Australia: Harper Review of competition law recommends broader reach of cartel and misuse of market power laws

Clayton Utz Insights

Key Points:

Broader reach of cartel and misuse of market power laws would be the result, if the Harper Review recommendations are adopted.

If they're adopted, the recommendations in the final report of the Harper Review of the competition laws and policies in Australia, released on Tuesday, will have wide-ranging impact on the activities of Government and private sector entities alike.

While it remains to be seen whether the Federal Government will accept these recommendations and to introduce legislation to amend the Competition and Consumer Act, the Government is now inviting comment by Tuesday, 26 May 2015, and given the implications of the recommendations discussed below, we certainly urge you to consider doing so.

Misuse of market power

As widely expected, and strongly advocated by the ACCC (but opposed by many others), section 46 will be rewritten to abolish the "purpose" and "taking advantage of power" tests and to prohibit a company which has substantial market power from engaging in any conduct where the purpose or the likely effect is to substantially lessen competition in any market.

Noting concerns the new law might inadvertently capture pro-competitive conduct by powerful firms, the Review proposes a new defence for conduct which the respondent shows has the purpose or effect of increasing competition in the market, such as by enhancing efficiency, innovation, product quality or price competitiveness. The concept of "taking advantage" of market power would be removed.

Implication The ACCC has long campaigned for this change to increase its powers given its mixed results with the current law – which most people agree is very complex and difficult to apply. Will this new test achieve better rates of success in genuine market abuse cases? Certainly, major companies will need to carefully consider the effects of their conduct and market strategies more broadly – the new law may for the first time prohibit charging higher monopoly prices, and other strategies which raise entry barriers for rivals.

There will certainly be a long settling-in period of uncertainty if this new law is adopted. Questions will remain – for example, if conduct reduces competition in one market but increases it in another, can the court "net off" or balance the differences? The proposed new defence seems only to allow this balancing if the benefits and detriment occurs in the same market, not across different markets. That could be a real concern.

An example might be a dominant supplier of consumer electronics which changed its design to arguably improve performance for consumers (improving competition in the consumer market). In doing so, however, it eliminated small competitors' ability to supply accessories for the device, which compete against the dominant firm's own accessories (reducing competition in the accessory market for the device). Would the new market abuse law apply to this situation?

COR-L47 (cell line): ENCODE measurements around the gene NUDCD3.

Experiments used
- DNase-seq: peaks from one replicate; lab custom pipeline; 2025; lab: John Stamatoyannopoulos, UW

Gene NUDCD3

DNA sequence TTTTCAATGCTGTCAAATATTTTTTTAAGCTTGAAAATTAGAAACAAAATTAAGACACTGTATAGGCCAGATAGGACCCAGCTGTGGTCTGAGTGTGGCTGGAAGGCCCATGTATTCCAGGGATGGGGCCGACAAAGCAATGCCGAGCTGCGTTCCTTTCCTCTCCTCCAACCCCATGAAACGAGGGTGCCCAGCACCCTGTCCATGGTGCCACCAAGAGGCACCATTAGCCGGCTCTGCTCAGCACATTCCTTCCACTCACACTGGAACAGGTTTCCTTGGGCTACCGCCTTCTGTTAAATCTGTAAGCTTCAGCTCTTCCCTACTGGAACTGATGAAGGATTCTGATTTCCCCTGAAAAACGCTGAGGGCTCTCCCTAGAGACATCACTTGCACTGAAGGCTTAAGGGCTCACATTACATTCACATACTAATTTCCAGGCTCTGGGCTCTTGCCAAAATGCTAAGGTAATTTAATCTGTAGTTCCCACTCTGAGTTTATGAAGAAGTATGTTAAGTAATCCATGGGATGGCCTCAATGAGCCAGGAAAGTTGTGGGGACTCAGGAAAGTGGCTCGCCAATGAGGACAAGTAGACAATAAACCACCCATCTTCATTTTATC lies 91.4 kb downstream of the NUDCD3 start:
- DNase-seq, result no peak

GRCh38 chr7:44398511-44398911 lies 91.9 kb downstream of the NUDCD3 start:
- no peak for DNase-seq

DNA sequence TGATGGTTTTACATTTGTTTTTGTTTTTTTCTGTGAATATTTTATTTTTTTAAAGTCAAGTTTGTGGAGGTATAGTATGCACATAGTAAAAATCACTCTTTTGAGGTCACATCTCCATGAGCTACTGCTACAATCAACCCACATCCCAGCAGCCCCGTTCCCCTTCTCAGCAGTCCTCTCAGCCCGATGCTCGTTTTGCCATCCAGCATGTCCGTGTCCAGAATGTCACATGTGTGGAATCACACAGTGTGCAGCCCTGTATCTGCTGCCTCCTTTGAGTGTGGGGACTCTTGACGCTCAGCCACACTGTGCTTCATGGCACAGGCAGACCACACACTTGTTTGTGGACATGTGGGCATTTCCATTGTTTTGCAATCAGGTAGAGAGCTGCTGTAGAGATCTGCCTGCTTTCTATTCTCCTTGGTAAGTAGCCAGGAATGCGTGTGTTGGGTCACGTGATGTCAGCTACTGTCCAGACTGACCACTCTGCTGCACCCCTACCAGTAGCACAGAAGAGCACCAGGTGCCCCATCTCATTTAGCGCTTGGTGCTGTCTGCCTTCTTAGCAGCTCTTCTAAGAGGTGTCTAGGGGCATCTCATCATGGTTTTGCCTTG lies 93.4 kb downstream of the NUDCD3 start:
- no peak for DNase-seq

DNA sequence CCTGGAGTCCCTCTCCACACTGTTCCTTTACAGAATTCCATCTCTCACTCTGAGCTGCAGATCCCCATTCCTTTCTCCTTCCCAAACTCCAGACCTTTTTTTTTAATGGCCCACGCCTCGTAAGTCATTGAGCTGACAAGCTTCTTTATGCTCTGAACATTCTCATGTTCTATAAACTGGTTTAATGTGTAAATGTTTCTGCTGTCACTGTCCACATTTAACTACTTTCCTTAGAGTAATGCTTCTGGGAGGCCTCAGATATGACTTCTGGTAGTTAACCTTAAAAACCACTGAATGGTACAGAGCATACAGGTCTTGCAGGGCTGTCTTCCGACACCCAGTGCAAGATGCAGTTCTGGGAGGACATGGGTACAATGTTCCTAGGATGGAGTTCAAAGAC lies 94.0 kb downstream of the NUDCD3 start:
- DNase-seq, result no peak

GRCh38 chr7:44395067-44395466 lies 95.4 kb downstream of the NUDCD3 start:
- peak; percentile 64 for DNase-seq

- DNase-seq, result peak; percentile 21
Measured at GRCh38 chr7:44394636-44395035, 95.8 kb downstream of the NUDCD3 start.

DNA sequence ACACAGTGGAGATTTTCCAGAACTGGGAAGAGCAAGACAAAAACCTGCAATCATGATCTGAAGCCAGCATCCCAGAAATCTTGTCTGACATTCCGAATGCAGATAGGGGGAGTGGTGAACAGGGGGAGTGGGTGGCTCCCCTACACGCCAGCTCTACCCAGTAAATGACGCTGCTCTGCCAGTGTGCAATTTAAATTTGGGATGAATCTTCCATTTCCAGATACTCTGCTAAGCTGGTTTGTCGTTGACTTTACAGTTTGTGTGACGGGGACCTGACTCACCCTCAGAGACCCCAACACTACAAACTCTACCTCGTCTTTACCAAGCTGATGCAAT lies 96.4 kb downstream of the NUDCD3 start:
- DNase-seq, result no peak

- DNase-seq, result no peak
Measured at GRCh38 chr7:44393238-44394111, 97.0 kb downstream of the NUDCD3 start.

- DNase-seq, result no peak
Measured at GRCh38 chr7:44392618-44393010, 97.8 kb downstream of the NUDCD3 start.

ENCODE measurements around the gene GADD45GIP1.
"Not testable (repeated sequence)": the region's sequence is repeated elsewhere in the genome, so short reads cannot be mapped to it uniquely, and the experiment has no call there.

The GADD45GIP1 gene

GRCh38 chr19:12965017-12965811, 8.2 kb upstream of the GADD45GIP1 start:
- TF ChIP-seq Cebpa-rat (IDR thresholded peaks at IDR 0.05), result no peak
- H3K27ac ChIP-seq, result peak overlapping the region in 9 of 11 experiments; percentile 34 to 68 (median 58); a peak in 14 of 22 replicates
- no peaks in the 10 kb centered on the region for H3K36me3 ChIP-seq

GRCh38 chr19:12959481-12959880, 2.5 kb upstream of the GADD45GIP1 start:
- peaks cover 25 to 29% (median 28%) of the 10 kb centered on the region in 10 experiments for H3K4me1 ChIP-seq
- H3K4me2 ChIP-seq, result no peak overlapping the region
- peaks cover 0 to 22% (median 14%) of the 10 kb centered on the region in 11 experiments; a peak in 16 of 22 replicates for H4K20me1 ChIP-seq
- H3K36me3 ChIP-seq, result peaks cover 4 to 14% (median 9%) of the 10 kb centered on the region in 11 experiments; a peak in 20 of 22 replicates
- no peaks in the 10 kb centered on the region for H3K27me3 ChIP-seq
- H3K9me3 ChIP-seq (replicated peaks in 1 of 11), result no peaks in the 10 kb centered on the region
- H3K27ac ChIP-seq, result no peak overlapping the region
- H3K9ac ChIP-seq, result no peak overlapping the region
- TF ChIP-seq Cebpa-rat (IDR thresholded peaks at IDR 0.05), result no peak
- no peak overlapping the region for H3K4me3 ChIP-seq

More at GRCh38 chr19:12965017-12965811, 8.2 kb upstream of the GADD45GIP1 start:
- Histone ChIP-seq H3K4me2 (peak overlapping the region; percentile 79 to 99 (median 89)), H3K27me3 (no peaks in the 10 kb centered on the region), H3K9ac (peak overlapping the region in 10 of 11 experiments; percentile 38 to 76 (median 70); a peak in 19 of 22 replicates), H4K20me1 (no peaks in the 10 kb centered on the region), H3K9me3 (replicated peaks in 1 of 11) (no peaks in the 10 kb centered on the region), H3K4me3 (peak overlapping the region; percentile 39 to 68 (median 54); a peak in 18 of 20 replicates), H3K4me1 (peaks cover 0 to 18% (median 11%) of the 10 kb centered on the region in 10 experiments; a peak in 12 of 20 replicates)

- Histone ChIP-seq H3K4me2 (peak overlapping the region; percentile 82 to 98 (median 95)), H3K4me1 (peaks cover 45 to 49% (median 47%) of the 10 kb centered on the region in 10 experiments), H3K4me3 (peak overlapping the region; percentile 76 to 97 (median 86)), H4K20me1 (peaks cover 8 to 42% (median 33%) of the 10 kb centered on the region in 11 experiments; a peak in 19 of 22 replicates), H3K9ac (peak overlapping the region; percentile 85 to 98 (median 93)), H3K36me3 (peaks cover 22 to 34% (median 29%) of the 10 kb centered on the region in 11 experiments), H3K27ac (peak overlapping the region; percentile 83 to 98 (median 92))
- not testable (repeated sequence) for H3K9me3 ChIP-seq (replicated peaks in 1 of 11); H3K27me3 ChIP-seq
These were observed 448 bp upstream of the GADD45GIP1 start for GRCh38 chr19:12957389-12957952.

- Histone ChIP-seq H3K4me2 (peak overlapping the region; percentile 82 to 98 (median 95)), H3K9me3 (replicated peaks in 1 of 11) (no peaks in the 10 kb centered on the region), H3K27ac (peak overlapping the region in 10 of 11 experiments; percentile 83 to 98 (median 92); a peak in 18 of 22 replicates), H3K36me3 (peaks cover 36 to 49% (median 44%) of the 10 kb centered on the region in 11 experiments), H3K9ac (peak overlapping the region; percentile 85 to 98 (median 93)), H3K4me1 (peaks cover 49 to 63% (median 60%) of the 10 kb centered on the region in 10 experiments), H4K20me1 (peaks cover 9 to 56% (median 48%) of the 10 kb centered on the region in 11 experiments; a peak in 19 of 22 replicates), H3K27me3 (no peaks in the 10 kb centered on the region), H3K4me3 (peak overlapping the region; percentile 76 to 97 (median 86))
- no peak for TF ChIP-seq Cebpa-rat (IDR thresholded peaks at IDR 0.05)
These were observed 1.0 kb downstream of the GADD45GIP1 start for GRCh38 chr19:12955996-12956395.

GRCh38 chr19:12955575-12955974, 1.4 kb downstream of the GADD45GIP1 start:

Admissions to the ACCC would be usable in subsequent class actions

Class action plaintiffs will be greatly encouraged by recommendations that admissions made by respondents in settling ACCC penalty proceedings will be available on a prima facie basis to be used by "follow on" plaintiffs for damages actions based on the same conduct. Most cartel cases are resolved by agreed admissions. Under this proposal, no longer will plaintiffs always have to "prove again" the facts admitted by the defendants. Assuming the respondent does not seek to reopen the admissions in the damages action by fresh evidence, the plaintiffs can simply move to proving causation and loss based on the admissions made in the ACCC settlement. This will strengthen the hand of plaintiffs in negotiating settlements of class actions in cartel matters.

The Harper Review has dismissed concerns that this change might discourage companies from reporting cartel conduct to the ACCC or settling cases with ACCC because of the wider exposure to private damages actions that this reform will bring, concluding respondents will still have incentives to settle.

Class action plaintiffs will also be fortified by the removal of a need to obtain the consent of the Minister in taking action against parties for conduct outside Australia.

Implication Expect to see more class actions following settlements of ACCC investigations.

Extending the offshore reach of the Australian act to international cartels

The Review also recommends that firms which engage in conduct outside Australia in offshore markets be at risk of legal action, including fines and investigation under the Act, if their conduct merely "relates to" trade within Australia or with Australia, irrespective of their location or whether they have any Australian presence or not. To date the ACCC has had to show that a company engaging in unlawful offshore conduct carried on business in Australia.

So, for example, price fixing by exporters taking place in Asia which affected the price of products supplied in Australia would be unlawful even if the price fixers had no place of business or presence in Australia.